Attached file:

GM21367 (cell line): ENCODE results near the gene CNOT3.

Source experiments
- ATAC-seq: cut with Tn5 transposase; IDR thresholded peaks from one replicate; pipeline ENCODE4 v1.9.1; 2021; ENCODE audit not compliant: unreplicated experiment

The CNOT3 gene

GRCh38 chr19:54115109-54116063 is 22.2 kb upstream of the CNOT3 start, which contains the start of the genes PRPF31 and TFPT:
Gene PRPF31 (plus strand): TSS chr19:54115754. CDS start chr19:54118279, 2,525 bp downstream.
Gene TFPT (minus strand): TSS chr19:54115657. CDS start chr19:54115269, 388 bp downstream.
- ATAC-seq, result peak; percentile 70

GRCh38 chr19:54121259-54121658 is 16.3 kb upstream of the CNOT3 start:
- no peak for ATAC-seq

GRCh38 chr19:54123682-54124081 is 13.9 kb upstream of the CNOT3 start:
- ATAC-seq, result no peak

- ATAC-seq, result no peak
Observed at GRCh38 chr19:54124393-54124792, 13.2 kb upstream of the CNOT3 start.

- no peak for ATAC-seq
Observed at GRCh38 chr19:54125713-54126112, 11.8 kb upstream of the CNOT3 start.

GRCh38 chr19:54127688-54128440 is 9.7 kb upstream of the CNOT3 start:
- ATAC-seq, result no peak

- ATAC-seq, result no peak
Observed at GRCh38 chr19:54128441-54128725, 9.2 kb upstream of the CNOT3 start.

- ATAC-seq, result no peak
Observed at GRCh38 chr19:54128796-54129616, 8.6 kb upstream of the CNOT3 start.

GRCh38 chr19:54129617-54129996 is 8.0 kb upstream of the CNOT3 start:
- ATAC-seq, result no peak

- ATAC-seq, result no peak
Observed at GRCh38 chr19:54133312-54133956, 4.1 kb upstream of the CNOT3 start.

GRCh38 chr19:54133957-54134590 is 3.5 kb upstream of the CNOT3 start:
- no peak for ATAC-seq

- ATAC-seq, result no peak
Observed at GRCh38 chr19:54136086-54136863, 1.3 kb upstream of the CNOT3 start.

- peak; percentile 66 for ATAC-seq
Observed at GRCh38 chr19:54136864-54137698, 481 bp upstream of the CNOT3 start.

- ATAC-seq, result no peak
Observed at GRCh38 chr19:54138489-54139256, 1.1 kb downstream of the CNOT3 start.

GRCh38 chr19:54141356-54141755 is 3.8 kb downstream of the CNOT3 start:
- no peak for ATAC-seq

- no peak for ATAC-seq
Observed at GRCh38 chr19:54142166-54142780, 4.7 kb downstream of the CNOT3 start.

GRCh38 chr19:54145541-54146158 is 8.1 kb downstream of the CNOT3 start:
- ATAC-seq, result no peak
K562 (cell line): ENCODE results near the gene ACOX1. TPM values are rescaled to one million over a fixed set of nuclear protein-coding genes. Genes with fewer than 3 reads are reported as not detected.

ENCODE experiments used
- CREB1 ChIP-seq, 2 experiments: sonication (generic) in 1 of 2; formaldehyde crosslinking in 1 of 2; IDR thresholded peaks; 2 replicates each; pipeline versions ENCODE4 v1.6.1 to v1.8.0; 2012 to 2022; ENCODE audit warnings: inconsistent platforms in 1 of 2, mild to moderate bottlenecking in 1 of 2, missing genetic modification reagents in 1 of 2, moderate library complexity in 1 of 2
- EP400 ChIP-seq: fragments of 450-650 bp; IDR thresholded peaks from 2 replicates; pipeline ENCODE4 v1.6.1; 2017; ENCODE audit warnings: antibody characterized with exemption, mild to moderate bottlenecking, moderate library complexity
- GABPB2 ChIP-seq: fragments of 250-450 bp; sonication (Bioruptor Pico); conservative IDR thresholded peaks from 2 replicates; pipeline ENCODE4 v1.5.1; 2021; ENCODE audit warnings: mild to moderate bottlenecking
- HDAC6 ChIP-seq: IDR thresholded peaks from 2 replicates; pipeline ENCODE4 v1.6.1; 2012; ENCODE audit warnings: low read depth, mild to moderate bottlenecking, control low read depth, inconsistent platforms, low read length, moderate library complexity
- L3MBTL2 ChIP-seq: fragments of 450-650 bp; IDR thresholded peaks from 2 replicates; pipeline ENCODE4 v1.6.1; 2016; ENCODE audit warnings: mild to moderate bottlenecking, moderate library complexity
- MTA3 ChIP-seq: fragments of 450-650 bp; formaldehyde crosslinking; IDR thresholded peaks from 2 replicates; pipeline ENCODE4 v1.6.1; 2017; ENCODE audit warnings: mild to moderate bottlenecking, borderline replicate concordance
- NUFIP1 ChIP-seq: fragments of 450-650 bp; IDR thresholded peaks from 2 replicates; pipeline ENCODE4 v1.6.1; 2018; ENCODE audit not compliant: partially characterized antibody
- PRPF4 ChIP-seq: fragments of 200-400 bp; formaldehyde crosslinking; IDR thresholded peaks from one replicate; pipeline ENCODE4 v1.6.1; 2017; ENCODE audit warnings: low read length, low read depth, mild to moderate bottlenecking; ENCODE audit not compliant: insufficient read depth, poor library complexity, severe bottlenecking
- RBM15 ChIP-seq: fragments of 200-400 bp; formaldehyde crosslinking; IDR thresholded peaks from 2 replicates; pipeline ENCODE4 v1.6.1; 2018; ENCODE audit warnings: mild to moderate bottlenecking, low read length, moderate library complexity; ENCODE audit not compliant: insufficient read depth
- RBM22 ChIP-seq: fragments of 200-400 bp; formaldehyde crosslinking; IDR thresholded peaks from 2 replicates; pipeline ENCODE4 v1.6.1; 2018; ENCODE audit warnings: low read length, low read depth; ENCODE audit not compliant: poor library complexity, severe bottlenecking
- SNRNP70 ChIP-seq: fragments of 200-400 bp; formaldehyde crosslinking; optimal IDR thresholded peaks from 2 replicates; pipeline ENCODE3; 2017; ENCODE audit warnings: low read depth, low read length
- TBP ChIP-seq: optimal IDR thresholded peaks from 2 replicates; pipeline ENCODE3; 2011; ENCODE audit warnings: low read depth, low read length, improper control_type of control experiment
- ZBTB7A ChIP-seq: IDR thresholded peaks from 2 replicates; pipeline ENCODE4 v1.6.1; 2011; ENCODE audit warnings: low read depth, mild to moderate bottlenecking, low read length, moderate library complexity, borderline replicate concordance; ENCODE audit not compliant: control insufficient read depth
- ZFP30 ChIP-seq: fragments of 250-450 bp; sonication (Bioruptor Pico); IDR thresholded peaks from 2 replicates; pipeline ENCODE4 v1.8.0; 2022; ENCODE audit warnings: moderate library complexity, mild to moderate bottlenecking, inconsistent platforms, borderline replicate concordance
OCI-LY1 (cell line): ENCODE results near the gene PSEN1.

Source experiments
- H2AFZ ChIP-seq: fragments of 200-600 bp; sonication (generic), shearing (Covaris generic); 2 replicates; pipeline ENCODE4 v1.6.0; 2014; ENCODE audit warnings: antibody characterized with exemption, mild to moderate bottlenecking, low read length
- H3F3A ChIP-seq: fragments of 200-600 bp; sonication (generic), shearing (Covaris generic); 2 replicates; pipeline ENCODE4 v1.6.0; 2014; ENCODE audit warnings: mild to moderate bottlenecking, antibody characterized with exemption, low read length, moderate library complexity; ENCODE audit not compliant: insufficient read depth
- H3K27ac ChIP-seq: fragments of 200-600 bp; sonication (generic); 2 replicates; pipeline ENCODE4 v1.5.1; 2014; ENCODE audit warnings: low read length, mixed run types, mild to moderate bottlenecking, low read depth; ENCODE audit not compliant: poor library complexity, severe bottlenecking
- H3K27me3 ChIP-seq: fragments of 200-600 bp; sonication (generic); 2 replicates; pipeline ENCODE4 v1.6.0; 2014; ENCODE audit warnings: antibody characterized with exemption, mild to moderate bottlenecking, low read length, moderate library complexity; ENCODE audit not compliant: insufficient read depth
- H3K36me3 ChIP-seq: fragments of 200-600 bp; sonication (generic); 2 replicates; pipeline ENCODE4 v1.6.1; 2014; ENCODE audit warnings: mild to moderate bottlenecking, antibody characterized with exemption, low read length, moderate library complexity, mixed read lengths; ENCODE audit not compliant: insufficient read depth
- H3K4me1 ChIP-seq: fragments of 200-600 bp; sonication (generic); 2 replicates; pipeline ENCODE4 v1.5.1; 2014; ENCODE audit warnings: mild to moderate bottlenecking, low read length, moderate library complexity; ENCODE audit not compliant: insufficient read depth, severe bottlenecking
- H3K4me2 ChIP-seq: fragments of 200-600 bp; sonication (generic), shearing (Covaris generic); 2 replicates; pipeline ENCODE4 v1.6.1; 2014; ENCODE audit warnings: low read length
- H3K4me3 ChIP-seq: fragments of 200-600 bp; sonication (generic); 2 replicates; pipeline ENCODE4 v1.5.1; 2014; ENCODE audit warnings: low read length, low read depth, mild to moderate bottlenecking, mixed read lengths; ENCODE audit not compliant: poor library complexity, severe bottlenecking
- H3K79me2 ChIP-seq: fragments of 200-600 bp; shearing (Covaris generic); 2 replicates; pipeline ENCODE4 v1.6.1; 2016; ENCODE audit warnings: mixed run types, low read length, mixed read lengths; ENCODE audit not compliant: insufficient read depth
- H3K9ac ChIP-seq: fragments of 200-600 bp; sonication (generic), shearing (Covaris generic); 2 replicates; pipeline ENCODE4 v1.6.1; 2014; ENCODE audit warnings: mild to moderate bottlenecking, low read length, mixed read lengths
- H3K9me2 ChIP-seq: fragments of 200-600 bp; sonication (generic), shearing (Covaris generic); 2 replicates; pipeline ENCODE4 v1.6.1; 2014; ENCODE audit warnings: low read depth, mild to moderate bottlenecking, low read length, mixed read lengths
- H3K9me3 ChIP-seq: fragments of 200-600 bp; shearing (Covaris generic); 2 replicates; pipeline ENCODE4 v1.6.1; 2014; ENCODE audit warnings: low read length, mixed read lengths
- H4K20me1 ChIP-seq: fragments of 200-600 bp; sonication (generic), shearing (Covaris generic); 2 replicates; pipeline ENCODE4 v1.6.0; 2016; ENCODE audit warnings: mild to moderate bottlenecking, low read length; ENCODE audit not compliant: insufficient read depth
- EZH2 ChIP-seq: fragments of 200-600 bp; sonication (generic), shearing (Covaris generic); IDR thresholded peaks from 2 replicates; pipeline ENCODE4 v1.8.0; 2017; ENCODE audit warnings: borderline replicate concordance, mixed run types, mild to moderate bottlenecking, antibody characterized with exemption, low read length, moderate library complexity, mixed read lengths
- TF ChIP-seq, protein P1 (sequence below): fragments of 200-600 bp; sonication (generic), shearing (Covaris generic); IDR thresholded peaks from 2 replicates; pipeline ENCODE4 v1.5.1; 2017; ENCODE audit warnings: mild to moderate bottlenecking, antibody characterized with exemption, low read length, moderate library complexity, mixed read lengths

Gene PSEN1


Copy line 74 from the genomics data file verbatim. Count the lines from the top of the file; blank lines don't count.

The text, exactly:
Gene PSEN1